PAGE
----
Bob Bradley, whose contract as coach of the U.S. national soccer team has been extended by four years, said Tuesday that he expects the team to be noticeably different at the 2014 World Cup in Brazil compared with the one that played in South Africa this year.
Whether it will be as successful is another matter.
In this year's tournament, the U.S. finished at the top of a first-round group that included England, Slovenia and Algeria, but it then lost to Ghana in the second round for the second World Cup in a row.
"I think it's hard to give a very specific answer on how different the team will look," Bradley said during a conference call from New York.
"Certainly, when I look back on what's taken place the last four years, I think … we brought some good players into the mix, we got them experience. The balance that the team had, with players who had been there before and with younger players, was a good one.
"We'll need to work in all those ways again. It's important to always make sure that the players in the national team program recognize the competitive part of it."
That recognition was notably absent when the U.S, despite fielding a strong lineup, was soundly beaten, 2-0, by Brazil in an Aug. 10 friendly in New Jersey in a game that saw the South Americans unveil their next generation of stars.
"The work that went into playing at a high level at both the Confederations Cup and at the World Cup, as we begin a new cycle, that begins all over again," Bradley said. "That game served as an important reminder to all of us that to get to that level and above takes improvement in all areas."
Of the 23 players on the U.S. team in South Africa, 13 will be in their 30s by 2014. With the exception of goalkeepers Tim Howard and Brad Guzan, the entire U.S. defense will have to be rebuilt.
Even players such as Landon Donovan and Clint Dempsey will have passed the 30 mark, and the remaining younger players will either have to improve significantly or Bradley will have to find new players with greater potential.
Taking the 2010 World Cup squad as a starting point, the 2014 U.S. roster might well be built around a nucleus of goalkeepers Howard and Guzan, midfielders Donovan, Dempsey, Michael Bradley, Stuart Holden, Maurice Edu, Jose Torres and Benny Feilhaber, and forward Jozy Altidore. Whether forward Charlie Davies comes back into the fold after his injuries will be another interesting decision.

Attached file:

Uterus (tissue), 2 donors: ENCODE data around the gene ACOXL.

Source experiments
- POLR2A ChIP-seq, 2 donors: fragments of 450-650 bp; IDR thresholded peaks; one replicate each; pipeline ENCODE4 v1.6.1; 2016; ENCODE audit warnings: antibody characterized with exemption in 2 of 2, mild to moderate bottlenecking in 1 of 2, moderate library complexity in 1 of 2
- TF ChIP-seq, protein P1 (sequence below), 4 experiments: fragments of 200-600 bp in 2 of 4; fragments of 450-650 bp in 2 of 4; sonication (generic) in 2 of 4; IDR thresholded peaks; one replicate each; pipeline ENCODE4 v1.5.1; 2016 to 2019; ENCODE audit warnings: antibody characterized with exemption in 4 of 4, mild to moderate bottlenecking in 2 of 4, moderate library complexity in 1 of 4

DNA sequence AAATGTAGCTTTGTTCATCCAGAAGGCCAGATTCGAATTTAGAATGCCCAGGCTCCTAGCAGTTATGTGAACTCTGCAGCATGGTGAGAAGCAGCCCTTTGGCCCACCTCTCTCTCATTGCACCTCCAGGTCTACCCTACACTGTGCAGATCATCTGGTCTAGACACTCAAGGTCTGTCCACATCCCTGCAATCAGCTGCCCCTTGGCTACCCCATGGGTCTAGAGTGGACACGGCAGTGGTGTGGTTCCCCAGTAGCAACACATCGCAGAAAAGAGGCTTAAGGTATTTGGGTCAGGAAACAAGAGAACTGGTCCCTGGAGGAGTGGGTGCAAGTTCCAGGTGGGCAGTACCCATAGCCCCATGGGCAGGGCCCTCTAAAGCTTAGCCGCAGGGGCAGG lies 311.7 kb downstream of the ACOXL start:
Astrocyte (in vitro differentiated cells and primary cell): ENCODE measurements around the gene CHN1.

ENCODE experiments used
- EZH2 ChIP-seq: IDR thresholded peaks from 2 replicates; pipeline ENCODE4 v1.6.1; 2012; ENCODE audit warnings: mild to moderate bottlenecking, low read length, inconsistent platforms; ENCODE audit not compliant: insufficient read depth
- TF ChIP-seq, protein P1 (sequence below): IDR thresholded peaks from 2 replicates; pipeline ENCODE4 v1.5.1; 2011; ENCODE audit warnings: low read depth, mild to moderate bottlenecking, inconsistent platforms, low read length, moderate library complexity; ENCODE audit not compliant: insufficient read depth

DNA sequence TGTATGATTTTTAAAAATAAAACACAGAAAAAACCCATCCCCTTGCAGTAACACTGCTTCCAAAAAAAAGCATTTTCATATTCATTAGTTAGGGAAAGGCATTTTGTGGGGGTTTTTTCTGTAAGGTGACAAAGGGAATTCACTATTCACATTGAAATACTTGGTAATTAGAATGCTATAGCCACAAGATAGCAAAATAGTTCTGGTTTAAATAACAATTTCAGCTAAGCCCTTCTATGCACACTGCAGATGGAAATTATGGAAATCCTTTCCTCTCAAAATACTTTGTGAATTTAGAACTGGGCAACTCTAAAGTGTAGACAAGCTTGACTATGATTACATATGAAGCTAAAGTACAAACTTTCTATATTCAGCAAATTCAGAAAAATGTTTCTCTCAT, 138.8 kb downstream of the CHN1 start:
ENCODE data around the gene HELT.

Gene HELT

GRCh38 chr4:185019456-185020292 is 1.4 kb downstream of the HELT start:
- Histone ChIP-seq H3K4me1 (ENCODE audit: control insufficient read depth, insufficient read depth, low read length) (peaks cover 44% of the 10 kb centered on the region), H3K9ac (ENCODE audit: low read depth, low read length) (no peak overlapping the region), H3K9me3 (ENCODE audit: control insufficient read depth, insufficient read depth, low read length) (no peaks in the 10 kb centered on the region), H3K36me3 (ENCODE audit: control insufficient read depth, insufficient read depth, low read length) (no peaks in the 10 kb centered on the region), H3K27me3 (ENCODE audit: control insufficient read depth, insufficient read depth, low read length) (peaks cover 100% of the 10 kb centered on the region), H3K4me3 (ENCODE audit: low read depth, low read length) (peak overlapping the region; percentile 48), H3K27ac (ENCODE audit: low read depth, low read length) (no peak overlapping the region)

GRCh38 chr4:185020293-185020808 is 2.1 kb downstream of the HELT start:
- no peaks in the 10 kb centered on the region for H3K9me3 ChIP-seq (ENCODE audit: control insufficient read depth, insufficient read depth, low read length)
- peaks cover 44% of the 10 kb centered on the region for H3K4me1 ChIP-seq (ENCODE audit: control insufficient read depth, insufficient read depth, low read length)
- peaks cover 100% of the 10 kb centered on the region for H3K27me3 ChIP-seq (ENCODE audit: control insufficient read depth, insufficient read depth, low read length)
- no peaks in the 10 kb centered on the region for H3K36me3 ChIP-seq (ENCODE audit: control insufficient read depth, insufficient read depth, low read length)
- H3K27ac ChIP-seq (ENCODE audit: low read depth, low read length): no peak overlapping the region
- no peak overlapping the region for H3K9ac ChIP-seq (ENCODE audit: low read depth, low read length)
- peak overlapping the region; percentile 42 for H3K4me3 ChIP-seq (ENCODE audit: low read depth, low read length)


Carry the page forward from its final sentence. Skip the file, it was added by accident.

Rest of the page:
In any event, the upheaval on the national team should be significant, with some of the solutions having to be found in time for the June 5-25 CONCACAF Gold Cup in the U.S., with the final set for the Rose Bowl
The winner will qualify for the 2013 Confederations Cup in Brazil.
"We've all understood the importance of playing in the Confederations Cup, and you can't do that without winning the Gold Cup," Sunil Gulati, the president of U.S. Soccer, said Tuesday. "It's our regional championship, so it is absolutely the top priority."
Meanwhile, the decision to retain Bradley was fairly straightforward, given the coach's 38-21-8 record since taking over the team in 2007.
"His record speaks for itself," Gulati said. "The level of competition that we have had over the last four years is probably tougher than we have ever had in our history. We played Spain, Argentina, Brazil, Holland. The list goes on."
Gulati said he and Bradley had discussed the danger of "staleness" in an eight-year term and of World Cup coaches statistically faring worse the second time around, but these fears had been dismissed.
"I came to the conclusion that the experience and record over the past four years overcame any issue of staleness," Gulati said.
"We now have a coach who has coached 70-plus games internationally. That's experience that Bob didn't have four years ago. That's clearly a plus for us."
Gulati declined to say whether he had considered or contacted any other coaches for the position.
"I'm not going to talk about any conversations we may or may not have had with any other candidate," he said.